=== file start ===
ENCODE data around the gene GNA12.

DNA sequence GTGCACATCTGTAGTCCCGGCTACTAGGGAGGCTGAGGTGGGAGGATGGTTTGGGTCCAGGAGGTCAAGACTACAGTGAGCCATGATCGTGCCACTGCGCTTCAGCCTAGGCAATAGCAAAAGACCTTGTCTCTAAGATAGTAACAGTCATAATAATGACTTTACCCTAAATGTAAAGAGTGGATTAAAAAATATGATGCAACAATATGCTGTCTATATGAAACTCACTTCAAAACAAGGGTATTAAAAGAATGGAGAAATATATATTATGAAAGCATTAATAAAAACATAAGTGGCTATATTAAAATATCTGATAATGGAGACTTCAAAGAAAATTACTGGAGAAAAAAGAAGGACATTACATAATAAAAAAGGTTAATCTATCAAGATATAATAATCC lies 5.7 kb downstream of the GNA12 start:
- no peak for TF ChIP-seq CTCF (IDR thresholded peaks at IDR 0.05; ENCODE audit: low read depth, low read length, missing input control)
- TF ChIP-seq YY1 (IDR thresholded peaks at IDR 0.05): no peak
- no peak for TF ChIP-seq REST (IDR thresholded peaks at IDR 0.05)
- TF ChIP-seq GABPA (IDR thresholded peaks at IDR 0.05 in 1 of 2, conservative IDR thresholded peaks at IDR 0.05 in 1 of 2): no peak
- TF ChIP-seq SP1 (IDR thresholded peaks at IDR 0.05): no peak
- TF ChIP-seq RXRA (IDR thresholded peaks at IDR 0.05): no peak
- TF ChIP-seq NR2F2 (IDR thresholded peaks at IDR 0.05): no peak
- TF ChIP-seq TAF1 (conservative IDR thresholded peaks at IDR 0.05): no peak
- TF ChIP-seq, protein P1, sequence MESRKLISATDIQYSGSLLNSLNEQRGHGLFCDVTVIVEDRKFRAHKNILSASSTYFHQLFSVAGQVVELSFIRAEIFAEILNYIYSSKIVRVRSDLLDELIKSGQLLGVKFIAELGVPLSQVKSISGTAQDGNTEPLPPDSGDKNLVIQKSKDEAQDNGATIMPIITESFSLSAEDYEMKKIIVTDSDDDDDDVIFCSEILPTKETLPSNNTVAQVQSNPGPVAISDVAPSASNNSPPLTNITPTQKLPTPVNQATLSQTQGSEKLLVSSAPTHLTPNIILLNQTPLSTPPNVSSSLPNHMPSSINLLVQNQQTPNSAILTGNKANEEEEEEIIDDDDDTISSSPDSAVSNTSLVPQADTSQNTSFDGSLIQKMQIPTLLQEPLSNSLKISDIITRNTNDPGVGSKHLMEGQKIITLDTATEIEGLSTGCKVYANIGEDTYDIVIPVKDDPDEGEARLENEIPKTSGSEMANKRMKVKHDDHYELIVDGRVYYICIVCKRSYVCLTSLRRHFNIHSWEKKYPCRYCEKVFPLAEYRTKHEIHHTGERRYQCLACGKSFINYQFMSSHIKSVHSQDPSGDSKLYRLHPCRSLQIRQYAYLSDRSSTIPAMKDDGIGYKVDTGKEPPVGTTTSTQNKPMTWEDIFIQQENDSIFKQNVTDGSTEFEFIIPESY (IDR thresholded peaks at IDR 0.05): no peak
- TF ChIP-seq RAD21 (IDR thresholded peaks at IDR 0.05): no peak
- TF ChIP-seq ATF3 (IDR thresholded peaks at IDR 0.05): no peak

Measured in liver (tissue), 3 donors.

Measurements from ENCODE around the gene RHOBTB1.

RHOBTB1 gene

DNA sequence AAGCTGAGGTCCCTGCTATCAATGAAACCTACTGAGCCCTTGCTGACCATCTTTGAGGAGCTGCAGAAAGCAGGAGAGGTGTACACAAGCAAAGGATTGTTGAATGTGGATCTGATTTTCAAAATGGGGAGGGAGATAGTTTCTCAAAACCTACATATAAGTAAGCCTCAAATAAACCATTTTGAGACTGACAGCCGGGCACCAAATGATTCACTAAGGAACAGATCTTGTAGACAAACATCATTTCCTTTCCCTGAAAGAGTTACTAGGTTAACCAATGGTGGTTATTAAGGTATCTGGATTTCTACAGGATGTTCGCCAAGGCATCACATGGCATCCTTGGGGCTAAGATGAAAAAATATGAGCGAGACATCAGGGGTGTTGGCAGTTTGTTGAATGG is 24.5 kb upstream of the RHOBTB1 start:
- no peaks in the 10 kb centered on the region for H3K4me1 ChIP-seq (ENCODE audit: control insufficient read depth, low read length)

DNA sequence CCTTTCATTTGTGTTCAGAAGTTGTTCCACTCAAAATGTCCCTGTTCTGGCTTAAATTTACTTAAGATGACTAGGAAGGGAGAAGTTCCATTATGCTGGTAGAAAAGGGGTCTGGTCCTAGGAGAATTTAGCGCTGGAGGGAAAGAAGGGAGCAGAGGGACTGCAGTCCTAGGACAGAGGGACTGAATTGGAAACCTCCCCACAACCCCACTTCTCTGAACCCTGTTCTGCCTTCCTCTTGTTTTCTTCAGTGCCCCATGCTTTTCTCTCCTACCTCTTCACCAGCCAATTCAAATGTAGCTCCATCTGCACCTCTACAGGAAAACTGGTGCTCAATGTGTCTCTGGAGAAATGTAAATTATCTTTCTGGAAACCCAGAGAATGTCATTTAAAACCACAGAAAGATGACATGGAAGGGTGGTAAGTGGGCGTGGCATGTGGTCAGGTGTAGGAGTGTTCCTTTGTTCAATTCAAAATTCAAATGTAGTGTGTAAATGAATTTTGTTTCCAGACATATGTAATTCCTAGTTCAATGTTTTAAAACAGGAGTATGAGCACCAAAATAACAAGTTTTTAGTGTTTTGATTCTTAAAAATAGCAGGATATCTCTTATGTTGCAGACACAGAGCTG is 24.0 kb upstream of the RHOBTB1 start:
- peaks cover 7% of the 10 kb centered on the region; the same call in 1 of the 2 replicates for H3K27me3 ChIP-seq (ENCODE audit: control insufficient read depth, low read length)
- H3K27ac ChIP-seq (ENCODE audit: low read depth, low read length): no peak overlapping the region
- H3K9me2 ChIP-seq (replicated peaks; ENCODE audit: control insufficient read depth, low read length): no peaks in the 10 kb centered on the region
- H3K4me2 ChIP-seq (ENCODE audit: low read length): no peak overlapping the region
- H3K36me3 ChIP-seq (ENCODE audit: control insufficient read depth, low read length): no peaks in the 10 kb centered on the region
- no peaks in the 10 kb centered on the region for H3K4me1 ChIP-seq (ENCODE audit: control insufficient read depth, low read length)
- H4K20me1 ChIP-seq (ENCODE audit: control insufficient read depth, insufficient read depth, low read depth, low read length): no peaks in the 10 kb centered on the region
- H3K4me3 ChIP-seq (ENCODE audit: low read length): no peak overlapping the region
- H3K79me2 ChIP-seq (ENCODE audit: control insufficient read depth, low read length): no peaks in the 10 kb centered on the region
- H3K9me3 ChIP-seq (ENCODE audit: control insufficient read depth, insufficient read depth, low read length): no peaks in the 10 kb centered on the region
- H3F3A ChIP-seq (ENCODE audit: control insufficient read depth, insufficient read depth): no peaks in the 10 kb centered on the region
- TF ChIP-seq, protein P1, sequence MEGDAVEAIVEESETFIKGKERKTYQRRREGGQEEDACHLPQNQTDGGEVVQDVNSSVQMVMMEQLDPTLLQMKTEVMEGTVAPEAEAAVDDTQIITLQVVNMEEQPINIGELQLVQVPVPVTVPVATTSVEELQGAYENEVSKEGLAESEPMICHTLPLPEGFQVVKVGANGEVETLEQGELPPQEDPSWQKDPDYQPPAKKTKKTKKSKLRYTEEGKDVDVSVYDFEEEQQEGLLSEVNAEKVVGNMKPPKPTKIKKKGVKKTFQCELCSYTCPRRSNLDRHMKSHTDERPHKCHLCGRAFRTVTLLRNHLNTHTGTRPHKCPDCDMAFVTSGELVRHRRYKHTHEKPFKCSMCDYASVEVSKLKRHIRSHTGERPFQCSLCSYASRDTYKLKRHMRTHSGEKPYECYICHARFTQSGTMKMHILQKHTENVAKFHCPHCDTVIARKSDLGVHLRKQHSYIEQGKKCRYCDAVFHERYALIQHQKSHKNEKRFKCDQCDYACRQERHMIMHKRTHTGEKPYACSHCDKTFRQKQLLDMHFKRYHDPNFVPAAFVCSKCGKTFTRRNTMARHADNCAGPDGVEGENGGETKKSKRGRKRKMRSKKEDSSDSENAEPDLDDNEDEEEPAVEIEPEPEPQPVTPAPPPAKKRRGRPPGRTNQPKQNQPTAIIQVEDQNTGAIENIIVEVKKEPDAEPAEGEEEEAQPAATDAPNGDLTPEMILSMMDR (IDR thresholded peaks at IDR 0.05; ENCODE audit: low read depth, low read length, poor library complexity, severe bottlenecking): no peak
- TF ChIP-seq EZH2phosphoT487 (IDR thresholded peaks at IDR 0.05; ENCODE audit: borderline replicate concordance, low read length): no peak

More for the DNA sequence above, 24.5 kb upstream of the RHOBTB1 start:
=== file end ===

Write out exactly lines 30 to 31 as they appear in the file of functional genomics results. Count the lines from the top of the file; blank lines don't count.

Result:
- H3F3A ChIP-seq (ENCODE audit: control insufficient read depth, insufficient read depth): no peaks in the 10 kb centered on the region
- TF ChIP-seq, protein P1, sequence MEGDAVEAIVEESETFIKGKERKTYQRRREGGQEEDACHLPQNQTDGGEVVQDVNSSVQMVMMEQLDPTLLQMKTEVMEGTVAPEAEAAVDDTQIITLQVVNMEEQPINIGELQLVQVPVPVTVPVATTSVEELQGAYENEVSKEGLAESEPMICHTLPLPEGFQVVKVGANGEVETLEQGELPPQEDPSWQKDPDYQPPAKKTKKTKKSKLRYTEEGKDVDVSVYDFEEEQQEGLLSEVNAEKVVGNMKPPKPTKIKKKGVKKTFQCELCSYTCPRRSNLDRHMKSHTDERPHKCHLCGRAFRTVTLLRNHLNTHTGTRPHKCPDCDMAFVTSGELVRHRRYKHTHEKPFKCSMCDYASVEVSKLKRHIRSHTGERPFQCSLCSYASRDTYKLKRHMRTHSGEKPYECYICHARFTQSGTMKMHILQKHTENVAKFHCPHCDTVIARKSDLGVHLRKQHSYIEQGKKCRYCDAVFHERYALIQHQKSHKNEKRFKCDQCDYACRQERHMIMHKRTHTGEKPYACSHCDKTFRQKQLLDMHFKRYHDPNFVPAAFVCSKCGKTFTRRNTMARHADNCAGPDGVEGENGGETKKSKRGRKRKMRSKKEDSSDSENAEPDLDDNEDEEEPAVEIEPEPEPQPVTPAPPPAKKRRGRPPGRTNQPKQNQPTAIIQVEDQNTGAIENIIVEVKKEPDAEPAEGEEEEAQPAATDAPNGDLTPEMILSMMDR (IDR thresholded peaks at IDR 0.05; ENCODE audit: low read depth, low read length, poor library complexity, severe bottlenecking): no peak